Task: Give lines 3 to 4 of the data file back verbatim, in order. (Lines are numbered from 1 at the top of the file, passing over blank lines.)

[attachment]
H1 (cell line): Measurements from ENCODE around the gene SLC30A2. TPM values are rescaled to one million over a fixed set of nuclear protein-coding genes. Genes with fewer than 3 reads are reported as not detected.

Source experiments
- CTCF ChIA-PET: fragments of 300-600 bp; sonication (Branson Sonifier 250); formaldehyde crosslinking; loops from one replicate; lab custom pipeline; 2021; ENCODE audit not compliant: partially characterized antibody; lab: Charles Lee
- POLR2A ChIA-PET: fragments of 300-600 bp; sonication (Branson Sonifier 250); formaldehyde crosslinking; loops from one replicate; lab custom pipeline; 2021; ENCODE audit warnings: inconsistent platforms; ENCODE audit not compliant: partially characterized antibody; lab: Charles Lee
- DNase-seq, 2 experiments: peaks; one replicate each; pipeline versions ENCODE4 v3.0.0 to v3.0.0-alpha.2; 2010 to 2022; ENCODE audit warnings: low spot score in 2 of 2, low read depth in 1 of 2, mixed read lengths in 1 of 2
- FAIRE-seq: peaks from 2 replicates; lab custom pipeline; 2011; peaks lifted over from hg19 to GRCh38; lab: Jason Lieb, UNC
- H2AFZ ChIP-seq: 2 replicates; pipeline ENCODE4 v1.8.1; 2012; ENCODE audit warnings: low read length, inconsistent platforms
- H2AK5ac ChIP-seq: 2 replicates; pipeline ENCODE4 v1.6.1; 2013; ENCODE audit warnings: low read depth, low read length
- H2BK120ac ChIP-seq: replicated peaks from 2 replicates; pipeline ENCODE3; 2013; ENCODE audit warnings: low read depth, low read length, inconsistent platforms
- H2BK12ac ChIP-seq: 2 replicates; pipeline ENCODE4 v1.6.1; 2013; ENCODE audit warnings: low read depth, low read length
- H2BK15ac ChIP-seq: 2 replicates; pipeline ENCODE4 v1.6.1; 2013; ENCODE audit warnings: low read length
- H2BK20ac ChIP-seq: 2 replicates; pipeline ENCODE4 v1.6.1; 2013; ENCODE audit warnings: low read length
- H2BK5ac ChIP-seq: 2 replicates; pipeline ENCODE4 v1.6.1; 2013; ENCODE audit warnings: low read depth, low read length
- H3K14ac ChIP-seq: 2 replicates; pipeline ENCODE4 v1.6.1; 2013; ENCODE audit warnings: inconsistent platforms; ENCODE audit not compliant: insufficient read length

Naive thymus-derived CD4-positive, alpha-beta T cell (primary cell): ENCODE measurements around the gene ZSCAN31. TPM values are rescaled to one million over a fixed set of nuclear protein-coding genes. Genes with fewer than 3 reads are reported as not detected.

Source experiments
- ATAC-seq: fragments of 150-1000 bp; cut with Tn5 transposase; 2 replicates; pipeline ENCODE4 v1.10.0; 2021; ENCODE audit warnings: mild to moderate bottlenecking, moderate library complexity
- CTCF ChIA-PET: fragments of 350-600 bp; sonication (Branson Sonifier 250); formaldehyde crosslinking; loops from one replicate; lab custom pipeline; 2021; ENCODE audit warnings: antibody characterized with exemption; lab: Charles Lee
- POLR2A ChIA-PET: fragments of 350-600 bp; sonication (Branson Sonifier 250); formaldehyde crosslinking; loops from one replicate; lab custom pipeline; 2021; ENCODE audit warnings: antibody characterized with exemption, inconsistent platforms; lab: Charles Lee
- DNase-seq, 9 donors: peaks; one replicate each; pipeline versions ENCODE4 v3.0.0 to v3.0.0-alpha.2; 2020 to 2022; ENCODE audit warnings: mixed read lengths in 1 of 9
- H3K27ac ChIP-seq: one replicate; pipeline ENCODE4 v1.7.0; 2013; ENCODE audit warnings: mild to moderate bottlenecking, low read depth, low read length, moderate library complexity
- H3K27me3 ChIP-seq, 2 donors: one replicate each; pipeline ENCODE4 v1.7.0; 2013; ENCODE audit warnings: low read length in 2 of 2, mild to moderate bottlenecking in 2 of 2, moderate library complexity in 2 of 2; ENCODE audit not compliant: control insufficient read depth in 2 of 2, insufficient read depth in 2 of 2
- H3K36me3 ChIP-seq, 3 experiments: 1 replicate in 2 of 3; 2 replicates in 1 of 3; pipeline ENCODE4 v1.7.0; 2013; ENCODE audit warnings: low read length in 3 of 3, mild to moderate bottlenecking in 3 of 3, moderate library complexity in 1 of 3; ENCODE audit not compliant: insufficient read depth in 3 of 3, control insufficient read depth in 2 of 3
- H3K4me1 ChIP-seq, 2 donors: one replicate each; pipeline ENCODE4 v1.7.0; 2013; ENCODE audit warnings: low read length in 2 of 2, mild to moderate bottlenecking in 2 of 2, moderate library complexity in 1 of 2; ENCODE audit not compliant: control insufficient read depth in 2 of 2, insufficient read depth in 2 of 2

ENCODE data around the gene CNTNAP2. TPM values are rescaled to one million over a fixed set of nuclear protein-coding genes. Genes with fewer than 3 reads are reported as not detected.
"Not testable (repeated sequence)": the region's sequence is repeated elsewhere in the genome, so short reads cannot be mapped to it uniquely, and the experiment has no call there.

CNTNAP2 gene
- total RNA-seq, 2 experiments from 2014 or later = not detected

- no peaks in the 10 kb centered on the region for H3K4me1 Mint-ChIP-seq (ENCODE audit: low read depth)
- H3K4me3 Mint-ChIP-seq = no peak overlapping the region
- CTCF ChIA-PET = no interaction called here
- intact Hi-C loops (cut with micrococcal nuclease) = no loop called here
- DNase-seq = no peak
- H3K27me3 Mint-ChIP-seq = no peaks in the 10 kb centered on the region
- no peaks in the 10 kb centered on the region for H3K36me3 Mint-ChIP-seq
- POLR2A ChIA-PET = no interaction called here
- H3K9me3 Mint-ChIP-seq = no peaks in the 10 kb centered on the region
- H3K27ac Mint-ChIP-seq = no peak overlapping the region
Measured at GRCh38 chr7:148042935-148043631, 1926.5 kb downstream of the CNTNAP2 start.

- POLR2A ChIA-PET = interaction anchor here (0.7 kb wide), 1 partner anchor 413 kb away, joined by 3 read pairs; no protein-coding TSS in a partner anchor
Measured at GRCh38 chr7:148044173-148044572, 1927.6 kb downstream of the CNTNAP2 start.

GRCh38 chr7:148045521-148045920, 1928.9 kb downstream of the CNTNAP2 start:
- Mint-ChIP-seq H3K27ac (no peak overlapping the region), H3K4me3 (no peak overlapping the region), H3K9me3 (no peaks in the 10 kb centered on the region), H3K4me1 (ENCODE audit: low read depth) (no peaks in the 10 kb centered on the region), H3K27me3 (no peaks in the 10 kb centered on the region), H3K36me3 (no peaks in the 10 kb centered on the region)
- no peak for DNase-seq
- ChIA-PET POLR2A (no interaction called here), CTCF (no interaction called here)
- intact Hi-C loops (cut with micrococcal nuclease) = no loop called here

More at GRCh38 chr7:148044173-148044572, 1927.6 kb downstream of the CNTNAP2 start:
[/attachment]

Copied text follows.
- CTCF ChIA-PET: fragments of 300-600 bp; sonication (Branson Sonifier 250); formaldehyde crosslinking; loops from one replicate; lab custom pipeline; 2021; ENCODE audit not compliant: partially characterized antibody; lab: Charles Lee
- POLR2A ChIA-PET: fragments of 300-600 bp; sonication (Branson Sonifier 250); formaldehyde crosslinking; loops from one replicate; lab custom pipeline; 2021; ENCODE audit warnings: inconsistent platforms; ENCODE audit not compliant: partially characterized antibody; lab: Charles Lee